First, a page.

2 May 2018
Panasonic Avionics is a subsidiary of Japanese electronics giant Panasonic. US Department of Justice (DoJ) on Monday revealed that Panasonic Avionics will pay the fine of $137 to resolve charges levied under the Foreign Corrupt Practices Act (FCPA).
Panasonic Avionics Corp. (PAC) used consultants to pay kick-backs to third-party sales agents. DoJ cited a case where a consultant was paid $875,000 by PAC over a six-year period as the company reaped over $92 million in profits “from portions of the contract over which the consultant had some involvement or influence” while being employed by a government-owned airline in the Middle East linked to the contract. PAC provides in-flight entertainment and communications, including WI-FI services to airline passengers. It employs 4500 people in the US.
Acting Assistant Attorney General said that Panasonic Avionics Corporation caused its publicly traded parent company to falsify its books and records to hide its improper payments. Panasonic used sales agents in China and elsewhere in Asia to make more than $7m in illegal payments to at least 13 sub-agents.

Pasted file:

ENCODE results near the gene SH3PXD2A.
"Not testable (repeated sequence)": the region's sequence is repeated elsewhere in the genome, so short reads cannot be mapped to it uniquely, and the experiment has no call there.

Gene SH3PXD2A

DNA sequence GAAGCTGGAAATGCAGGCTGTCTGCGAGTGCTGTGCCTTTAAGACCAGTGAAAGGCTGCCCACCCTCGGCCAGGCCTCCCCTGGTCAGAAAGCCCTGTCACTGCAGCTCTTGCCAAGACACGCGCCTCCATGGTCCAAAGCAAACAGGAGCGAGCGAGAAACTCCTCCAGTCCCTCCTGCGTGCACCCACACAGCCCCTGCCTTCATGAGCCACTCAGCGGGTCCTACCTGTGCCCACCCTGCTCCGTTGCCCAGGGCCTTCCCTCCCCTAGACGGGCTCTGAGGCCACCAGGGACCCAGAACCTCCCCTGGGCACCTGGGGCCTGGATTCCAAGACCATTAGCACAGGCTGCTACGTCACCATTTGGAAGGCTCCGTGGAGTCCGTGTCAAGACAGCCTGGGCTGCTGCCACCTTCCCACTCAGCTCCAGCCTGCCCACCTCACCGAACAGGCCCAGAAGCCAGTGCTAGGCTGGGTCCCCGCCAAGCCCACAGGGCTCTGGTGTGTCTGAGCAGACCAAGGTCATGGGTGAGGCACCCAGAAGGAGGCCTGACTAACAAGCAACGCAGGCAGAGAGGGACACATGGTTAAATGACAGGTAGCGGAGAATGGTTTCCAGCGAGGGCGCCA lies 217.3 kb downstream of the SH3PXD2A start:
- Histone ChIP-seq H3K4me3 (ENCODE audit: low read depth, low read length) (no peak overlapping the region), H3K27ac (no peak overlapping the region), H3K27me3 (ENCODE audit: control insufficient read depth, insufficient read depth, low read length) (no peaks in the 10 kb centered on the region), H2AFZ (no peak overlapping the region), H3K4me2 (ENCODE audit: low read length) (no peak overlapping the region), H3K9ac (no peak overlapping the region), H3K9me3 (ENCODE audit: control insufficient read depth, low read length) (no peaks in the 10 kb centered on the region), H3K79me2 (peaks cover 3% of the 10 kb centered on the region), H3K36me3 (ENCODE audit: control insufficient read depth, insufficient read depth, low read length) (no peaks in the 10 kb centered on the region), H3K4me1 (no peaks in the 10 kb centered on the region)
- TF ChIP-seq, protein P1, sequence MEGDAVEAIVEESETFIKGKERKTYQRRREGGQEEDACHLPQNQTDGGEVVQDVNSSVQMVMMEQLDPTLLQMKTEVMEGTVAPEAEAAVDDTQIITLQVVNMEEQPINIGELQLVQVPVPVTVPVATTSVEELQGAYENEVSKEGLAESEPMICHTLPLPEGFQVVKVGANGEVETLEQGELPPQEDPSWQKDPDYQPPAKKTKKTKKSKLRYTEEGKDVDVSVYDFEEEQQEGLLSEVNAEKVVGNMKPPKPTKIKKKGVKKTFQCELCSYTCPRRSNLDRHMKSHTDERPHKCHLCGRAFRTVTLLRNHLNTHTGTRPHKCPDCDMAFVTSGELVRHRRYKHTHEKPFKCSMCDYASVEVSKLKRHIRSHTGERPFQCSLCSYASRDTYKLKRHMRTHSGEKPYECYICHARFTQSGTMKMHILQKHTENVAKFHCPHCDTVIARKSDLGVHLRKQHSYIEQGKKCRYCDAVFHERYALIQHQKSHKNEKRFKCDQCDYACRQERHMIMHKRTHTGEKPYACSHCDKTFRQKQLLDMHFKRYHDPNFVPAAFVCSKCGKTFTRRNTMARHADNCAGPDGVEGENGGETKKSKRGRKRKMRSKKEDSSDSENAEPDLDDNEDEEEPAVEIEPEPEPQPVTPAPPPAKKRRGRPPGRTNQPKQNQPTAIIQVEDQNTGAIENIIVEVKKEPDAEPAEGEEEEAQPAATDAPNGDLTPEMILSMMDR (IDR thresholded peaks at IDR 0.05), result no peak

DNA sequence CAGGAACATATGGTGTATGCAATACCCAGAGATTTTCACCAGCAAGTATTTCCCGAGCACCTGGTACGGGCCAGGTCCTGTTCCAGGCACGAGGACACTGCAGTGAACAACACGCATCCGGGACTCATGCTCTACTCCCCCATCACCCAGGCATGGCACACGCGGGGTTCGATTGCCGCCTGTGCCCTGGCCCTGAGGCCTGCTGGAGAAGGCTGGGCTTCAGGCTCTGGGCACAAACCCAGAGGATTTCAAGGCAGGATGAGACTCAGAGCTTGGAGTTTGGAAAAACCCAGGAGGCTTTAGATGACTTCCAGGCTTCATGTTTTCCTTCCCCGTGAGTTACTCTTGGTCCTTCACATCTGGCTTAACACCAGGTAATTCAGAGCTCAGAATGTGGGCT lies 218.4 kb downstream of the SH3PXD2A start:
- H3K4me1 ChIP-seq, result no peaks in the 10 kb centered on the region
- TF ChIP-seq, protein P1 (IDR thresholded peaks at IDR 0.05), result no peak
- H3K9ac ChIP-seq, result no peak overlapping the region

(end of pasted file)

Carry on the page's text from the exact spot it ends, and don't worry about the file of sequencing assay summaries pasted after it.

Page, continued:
PAC also agreed to retain an independent corporate compliance monitor for a period of at least two years.
The US Securities and Exchange Commission (SEC) filed a cease and desist order against Panasonic. The company has agreed to pay roughly $143 million in fines. In total Panasonic and PAC must pay US regulators $280 million.
The company announced replacement of its CEO and Chief Financial Officer in order to clean up the house.
Panasonic Avionics the world’s second largest in-flight connectivity provider. It has an estimated 1,300 aircraft equipped for its in-flight connectivity service, plus 2,200 aircraft waiting for installation.